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June 2013 Archive for In the Shop

RSS By: Dan Anderson, Farm Journal

As a farm machinery mechanic and writer, Dan brings a hands-on approach that only a pro can muster. Along with his In the Shop blog, Dan writes a column by the same name as well as the Shop Series for Farm Journal magazine. Always providing practical information, he is a master at tackling technical topics and making them easy for all of our readers to understand. He and his wife, Becky, live near Bouton, Iowa.

Pre-Loading Wheel Bearings: As Easy As You Thought

Jun 29, 2013

 The traditional way to pre-load or adjust a simple wheel bearing on a wagon or other piece of farm equipment is to spin the wheel hub and then tighten the nut against the pre-lubricated bearing until the hub begins to drag and slows. Stop the wheel from turning, reverse the nut until it's loose, then re-tighten the nut "hand-tight" before installing a cotter key in the castle nut.

I always thought that sounded rather imprecise, but when I had opportunity to talk with Carl Bush of Wilwood Engineering, the company that makes brakes systems and wheel hubs for NASCAR teams, he said the traditional way of tightening wheel bearings is more than adequate. "You can use a torque wrench and make it more complicated, but for simple wheel bearings, the old way is just fine," he says.

There are all sort of specifications available on the internet for four-wheel-drive, front-wheel-drive and particular designs of wheel hubs. But plain ol' wheel bearings on mid-'80s Monte Carlos, Camaros and Chevelles have recommendations to be tightened to "...12 lb./ft. of torque before loosening nut, then finger-tightening the nut before installing cotter key." Those are similar to the wheel bearings used on generic farm equipment, so...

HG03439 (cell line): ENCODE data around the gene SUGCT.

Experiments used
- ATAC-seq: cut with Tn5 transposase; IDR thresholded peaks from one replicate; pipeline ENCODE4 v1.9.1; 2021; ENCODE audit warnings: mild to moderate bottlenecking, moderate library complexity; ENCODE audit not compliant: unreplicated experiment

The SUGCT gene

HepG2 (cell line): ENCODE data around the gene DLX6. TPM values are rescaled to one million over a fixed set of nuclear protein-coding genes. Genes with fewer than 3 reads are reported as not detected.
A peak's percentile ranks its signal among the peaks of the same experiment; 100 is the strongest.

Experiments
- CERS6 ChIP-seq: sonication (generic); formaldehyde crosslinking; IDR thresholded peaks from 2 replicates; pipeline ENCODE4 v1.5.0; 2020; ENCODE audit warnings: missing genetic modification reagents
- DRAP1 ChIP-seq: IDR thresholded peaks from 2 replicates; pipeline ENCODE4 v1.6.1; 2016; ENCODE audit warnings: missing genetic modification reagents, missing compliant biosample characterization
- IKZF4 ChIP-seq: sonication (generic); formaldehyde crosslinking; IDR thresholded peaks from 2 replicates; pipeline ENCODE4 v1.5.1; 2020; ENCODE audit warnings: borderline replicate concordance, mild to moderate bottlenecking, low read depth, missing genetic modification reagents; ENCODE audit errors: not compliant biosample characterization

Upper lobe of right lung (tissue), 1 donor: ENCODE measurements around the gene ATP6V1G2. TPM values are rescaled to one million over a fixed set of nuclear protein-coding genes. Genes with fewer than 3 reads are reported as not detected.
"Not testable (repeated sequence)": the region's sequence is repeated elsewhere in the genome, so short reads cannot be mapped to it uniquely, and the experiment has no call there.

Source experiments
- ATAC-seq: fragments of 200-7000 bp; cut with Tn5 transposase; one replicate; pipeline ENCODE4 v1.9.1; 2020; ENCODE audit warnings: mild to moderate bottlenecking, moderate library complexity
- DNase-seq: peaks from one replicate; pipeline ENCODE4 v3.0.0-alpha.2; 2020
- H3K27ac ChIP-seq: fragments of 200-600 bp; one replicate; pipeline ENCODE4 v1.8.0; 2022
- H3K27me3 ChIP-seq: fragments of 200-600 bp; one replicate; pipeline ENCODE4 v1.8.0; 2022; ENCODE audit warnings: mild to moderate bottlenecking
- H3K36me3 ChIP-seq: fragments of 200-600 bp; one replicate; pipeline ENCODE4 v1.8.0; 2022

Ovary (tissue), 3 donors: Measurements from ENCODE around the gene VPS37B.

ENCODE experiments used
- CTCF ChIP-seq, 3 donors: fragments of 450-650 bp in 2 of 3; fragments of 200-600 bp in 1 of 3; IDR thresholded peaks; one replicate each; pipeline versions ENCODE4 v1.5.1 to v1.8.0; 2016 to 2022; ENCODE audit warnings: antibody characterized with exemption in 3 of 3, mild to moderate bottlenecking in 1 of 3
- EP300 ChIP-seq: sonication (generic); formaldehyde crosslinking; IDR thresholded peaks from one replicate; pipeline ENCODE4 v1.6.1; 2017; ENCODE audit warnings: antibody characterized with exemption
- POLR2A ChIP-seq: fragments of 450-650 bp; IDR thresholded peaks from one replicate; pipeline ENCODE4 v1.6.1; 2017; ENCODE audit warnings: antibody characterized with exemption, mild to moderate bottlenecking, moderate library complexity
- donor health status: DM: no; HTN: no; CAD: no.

Twelve lb./ft. of torque turns out to be just enough torque to create drag when you spin the wheel hub. So if you tighten wheel bearings the way Grandpa taught you, you'll be pretty darned close to manufacturer's recommendations for preloading simple wheel bearings. Sometimes the simple way is simply sufficient.

An Electrical Wiring Diagnostic Tip

Jun 27, 2013

 Summertime is trailer time--boat trailers, camping trailers, livestock trailers, etc., etc. And anybody who pulls a trailer will eventually spend time trying to diagnose electrial problems in the trailer's wiring system. Here's a tip:

The old school way to test for voltage in a wire was to scrape the rust or paint from a nearby frame component and ground the voltmeter or test light to the frame. That test worked okay when lights were wired with one power wire to the bulb, and ground was achieved via the light's mounting bracket or a short jumper wire from the light to the frame.

But modern trailer wiring harnesses are often wired with a ground circuit that goes all the way back to the towing vehicle's negative battery post. If the mechanic tests for voltage at the light socket by grounding his voltmeter/test light to the nearby frame, it bypasses the ground circuit back to the battery. Grounding the test meter to the nearby frame only tests half of that sort of circuit.

For example, let's say that ground wire is broken. If the mechanic tests the positive wire to the light and grounds his voltmeter or test light to the frame near the light socket, it shows 12 volts. But because the ground wire back to the battery is broken, the circuit is open and the light doesn't illuminate, even though there is technically "12 volts to the light socket"--when a temporary ground is provided.

It takes a little detective work, some deductive reasoning, to figure out if an electrical problem is in the positive wires or the negative wires of a circuit that shows zero volts. But that's better than grounding to frame at the light socket, showing 12 volts, and then wondering, "If I've got 12 volts at the light socket, why doesn't the light work?"



Another Tool You Gotta Have

Jun 22, 2013